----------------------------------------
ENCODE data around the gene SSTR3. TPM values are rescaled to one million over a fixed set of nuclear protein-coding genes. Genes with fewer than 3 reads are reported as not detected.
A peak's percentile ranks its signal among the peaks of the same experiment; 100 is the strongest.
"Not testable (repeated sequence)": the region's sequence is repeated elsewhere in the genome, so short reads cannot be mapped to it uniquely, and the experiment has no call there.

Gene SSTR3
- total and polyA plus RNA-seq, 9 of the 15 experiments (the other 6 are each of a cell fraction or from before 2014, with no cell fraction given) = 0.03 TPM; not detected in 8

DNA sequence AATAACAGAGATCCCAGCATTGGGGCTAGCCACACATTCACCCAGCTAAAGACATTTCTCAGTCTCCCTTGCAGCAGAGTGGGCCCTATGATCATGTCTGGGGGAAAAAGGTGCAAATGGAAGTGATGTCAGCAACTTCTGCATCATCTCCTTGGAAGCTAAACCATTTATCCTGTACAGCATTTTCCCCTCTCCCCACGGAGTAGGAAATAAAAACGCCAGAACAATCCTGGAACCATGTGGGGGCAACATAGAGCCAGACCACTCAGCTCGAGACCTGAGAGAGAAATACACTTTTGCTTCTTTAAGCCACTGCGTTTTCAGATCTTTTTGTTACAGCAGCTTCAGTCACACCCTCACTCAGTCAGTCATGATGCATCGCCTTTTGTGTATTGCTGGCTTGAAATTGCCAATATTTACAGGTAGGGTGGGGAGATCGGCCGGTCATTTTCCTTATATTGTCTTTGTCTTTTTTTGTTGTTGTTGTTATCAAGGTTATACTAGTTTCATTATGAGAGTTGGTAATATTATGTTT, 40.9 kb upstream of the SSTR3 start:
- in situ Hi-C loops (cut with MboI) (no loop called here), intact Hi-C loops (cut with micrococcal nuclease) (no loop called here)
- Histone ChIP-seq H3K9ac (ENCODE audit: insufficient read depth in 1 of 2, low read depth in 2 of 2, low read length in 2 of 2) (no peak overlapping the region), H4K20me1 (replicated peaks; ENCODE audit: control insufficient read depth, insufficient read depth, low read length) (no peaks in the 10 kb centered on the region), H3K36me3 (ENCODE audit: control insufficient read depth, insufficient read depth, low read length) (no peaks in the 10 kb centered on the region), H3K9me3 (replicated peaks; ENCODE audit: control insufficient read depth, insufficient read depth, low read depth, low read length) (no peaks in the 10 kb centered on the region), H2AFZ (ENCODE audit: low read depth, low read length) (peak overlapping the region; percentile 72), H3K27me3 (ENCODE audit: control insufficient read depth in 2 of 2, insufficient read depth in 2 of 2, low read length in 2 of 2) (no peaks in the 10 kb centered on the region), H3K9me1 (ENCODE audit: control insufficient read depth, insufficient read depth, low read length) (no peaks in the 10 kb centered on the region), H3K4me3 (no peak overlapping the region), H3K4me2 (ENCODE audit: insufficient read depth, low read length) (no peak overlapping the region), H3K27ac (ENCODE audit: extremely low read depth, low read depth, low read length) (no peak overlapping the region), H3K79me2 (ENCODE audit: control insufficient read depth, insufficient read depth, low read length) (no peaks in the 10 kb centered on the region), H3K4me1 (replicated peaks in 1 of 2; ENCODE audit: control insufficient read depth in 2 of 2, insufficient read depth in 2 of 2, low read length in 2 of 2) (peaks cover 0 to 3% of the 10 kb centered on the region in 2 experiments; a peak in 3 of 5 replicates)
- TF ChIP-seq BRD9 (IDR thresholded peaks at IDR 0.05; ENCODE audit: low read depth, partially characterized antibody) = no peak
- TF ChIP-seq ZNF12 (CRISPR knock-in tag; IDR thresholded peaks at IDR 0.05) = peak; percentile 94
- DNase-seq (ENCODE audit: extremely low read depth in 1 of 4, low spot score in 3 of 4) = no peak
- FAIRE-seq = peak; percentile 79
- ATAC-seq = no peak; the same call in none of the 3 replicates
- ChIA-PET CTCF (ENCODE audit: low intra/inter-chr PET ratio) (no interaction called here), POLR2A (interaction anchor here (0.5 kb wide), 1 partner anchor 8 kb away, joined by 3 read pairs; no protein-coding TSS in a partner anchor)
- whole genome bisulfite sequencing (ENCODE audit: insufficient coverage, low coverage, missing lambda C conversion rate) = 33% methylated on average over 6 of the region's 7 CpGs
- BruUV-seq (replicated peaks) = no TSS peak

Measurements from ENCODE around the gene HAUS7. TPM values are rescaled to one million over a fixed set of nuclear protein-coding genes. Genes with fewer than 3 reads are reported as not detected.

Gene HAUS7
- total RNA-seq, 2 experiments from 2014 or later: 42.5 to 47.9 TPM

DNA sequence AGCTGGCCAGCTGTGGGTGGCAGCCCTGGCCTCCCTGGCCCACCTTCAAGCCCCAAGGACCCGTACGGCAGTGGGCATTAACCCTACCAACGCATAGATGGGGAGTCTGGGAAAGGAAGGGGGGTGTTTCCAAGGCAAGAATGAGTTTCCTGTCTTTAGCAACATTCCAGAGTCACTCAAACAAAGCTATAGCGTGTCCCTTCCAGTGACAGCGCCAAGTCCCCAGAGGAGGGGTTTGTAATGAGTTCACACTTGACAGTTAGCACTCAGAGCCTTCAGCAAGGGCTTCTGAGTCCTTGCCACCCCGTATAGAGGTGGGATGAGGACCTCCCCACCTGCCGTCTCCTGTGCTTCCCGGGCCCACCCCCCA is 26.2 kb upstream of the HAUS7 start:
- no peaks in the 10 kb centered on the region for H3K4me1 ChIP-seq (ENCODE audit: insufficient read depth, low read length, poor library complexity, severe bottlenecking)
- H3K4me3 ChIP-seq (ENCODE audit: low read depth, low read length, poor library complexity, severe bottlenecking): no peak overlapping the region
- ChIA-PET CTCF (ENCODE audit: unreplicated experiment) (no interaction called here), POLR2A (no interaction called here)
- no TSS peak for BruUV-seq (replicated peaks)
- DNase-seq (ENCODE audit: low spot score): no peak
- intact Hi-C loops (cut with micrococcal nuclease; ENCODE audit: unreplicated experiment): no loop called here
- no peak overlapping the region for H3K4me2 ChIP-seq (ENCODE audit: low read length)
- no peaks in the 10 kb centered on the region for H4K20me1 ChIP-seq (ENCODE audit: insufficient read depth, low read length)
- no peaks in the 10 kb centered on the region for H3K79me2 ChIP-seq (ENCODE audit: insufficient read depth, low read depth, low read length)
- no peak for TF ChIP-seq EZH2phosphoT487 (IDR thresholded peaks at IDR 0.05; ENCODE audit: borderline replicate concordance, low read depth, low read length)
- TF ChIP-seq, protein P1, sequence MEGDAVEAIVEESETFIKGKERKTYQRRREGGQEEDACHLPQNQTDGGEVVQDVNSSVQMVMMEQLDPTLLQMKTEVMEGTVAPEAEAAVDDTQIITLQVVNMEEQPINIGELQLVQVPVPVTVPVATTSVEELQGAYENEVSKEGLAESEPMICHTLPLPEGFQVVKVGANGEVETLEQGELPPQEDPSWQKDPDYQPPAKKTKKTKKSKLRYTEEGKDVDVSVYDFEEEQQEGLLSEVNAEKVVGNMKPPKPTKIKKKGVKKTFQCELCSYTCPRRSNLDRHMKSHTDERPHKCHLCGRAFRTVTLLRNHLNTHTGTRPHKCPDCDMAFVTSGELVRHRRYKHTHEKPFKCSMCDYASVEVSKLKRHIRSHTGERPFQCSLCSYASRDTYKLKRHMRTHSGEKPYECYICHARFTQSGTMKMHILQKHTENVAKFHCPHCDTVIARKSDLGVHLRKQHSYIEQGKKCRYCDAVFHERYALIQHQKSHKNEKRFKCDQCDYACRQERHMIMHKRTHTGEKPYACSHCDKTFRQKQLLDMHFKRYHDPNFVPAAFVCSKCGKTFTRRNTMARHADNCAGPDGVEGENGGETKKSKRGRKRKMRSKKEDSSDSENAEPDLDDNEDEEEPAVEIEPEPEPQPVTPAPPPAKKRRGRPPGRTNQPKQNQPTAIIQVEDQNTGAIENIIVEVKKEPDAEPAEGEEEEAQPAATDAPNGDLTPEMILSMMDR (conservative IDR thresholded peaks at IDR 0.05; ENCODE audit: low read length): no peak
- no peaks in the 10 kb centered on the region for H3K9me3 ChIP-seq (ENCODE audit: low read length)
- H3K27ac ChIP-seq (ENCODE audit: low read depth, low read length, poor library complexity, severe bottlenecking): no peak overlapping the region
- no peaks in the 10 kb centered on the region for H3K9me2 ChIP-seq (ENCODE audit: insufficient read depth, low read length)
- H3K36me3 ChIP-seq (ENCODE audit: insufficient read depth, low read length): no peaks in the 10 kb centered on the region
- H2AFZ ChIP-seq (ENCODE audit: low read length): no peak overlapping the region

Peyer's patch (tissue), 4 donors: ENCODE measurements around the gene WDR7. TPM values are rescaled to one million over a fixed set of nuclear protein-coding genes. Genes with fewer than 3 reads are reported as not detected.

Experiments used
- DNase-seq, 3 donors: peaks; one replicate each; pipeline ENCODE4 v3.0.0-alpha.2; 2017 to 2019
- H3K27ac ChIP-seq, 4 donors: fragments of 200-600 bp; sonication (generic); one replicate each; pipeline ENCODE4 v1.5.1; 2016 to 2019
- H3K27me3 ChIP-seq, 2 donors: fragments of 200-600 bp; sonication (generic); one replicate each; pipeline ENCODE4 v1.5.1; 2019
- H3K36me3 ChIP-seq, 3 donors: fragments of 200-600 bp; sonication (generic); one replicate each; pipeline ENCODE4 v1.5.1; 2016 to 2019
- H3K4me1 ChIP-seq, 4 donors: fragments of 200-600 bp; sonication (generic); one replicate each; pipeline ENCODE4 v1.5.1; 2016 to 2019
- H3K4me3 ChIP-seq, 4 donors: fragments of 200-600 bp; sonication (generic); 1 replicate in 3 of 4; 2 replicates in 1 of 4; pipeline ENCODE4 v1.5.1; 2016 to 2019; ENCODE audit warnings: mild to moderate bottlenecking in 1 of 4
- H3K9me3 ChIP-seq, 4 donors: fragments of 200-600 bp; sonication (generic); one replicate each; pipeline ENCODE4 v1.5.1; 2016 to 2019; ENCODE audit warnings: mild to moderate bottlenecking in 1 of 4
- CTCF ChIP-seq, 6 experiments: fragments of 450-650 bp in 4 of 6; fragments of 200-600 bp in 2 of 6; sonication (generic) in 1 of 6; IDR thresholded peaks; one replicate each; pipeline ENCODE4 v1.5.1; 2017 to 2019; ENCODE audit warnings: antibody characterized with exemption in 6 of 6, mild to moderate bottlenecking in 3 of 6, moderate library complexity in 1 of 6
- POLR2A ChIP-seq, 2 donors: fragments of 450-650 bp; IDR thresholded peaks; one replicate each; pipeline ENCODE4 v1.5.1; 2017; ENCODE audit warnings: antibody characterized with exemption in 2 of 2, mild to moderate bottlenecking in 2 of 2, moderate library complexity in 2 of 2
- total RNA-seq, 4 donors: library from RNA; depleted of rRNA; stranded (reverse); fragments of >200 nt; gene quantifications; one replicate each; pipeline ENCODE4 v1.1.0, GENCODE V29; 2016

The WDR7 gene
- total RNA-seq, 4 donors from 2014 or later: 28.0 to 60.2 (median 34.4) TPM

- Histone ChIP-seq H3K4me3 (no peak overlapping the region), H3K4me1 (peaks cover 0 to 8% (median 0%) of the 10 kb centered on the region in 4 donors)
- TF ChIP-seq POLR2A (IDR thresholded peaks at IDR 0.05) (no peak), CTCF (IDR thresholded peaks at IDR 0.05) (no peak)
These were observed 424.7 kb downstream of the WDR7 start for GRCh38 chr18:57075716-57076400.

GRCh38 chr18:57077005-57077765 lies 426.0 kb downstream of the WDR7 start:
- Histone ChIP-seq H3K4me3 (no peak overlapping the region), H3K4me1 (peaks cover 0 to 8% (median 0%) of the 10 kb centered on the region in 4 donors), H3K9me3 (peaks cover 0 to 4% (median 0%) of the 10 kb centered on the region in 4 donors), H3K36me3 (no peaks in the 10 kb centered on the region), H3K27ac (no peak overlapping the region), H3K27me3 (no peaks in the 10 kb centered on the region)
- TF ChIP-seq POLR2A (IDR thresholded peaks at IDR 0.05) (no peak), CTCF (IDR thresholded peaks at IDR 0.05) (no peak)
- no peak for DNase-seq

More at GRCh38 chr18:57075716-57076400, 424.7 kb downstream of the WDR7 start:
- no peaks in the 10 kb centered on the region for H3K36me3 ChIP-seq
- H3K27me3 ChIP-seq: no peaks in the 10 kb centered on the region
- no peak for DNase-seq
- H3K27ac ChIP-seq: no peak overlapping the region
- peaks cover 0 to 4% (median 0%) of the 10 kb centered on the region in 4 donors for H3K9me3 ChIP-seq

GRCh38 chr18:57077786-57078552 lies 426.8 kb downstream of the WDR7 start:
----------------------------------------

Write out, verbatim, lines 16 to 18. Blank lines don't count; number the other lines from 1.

- BruUV-seq (replicated peaks) = no TSS peak

Measurements from ENCODE around the gene HAUS7. TPM values are rescaled to one million over a fixed set of nuclear protein-coding genes. Genes with fewer than 3 reads are reported as not detected.

Gene HAUS7